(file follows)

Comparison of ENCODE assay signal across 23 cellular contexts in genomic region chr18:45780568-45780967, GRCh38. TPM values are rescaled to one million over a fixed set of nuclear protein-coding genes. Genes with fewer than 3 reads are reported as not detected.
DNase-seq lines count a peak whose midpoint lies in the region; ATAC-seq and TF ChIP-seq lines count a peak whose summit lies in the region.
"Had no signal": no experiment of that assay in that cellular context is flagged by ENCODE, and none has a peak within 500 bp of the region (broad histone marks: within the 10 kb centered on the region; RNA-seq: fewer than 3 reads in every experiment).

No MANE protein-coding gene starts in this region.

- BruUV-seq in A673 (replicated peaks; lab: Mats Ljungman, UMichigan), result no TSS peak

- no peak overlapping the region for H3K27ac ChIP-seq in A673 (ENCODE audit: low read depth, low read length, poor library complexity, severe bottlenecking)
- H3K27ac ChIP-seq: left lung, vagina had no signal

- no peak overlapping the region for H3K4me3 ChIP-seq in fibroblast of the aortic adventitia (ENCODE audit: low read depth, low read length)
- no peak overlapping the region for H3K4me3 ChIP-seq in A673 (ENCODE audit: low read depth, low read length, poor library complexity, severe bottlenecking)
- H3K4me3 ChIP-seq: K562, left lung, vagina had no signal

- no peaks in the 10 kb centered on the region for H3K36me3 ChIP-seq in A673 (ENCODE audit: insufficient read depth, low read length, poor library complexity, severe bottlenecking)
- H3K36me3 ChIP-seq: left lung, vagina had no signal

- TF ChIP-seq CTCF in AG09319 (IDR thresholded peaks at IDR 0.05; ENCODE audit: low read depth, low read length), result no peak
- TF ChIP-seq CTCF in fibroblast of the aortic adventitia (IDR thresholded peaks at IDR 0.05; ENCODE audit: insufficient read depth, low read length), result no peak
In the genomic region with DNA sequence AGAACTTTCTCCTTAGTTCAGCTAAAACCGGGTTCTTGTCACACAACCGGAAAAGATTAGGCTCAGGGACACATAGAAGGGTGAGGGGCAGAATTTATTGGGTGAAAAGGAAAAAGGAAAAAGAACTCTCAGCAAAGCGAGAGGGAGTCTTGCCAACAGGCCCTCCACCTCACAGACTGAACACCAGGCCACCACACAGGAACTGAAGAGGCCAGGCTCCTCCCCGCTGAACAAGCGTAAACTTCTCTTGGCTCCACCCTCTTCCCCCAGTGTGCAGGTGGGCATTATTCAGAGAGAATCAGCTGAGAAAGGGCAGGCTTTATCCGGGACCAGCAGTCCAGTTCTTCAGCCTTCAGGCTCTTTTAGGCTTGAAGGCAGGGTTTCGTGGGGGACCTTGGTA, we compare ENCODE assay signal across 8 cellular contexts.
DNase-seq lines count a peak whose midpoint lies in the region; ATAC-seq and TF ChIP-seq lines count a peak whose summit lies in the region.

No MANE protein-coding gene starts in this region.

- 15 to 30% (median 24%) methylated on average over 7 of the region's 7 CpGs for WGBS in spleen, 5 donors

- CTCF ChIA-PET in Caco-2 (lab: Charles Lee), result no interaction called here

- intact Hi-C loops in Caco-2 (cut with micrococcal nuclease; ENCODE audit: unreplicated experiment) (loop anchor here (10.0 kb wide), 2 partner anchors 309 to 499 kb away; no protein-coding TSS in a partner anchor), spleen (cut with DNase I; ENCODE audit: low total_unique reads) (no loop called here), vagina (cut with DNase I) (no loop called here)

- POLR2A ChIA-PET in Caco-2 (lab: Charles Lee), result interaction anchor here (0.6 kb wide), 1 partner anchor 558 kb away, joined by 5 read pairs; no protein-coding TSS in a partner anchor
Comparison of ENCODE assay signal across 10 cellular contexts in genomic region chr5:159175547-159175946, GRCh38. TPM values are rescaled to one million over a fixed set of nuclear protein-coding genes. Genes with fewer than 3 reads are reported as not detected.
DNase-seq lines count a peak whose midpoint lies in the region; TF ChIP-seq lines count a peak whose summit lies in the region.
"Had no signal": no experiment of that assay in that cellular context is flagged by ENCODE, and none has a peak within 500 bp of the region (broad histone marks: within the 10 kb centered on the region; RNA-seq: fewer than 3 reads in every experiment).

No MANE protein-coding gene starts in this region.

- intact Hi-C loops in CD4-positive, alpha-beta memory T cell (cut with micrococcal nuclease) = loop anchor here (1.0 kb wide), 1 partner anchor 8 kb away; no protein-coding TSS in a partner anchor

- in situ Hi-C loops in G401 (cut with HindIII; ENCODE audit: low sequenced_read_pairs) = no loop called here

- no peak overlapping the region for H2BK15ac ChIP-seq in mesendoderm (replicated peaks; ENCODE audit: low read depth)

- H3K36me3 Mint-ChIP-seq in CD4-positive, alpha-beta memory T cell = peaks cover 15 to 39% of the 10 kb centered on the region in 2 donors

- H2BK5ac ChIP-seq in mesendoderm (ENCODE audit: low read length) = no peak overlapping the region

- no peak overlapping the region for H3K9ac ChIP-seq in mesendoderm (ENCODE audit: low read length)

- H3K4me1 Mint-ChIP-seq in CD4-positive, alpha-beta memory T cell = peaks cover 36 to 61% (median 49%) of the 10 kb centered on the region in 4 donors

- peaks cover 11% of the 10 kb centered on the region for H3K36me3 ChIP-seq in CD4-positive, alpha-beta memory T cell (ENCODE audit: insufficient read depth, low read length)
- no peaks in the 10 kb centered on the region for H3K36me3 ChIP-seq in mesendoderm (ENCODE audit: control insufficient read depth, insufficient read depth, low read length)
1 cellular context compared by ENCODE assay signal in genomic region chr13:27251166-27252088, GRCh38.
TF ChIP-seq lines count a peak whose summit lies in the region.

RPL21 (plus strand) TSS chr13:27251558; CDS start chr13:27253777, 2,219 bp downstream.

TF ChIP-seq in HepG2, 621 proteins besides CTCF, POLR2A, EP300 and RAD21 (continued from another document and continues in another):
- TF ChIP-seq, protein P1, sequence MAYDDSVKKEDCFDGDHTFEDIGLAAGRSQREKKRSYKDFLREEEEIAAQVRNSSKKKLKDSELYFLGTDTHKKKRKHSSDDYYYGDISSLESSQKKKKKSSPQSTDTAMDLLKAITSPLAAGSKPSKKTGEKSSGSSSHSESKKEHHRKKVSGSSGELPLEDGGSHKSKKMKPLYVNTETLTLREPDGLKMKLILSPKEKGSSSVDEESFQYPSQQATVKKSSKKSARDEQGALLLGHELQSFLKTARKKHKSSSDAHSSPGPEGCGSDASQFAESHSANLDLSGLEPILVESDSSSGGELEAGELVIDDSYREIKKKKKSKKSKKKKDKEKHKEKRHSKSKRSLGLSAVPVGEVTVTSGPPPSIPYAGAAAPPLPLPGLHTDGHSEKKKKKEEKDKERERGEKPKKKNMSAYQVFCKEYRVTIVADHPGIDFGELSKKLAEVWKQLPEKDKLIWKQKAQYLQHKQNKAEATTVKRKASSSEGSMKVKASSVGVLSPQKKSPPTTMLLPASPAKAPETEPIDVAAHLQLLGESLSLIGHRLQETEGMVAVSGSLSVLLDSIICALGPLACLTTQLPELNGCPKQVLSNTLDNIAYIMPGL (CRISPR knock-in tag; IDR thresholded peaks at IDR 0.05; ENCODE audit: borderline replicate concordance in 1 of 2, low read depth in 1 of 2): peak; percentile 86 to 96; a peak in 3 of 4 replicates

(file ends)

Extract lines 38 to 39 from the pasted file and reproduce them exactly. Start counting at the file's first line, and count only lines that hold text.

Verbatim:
TF ChIP-seq in HepG2, 621 proteins besides CTCF, POLR2A, EP300 and RAD21 (continued from another document and continues in another):
- TF ChIP-seq, protein P1, sequence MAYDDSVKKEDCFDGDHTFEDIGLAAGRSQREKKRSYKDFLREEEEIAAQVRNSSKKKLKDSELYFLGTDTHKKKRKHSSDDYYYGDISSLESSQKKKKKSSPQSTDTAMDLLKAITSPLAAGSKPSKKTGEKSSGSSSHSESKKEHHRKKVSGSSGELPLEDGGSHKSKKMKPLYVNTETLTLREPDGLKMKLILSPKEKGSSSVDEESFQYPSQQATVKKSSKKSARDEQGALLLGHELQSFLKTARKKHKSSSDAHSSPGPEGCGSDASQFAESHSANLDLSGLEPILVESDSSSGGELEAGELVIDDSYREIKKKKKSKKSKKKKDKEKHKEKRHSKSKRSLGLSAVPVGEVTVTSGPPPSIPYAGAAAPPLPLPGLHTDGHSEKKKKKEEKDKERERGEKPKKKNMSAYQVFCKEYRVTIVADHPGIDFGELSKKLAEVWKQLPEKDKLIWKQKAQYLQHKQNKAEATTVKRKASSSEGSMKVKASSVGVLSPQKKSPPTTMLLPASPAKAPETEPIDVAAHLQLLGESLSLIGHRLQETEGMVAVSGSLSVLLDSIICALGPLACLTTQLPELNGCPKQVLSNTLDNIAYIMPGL (CRISPR knock-in tag; IDR thresholded peaks at IDR 0.05; ENCODE audit: borderline replicate concordance in 1 of 2, low read depth in 1 of 2): peak; percentile 86 to 96; a peak in 3 of 4 replicates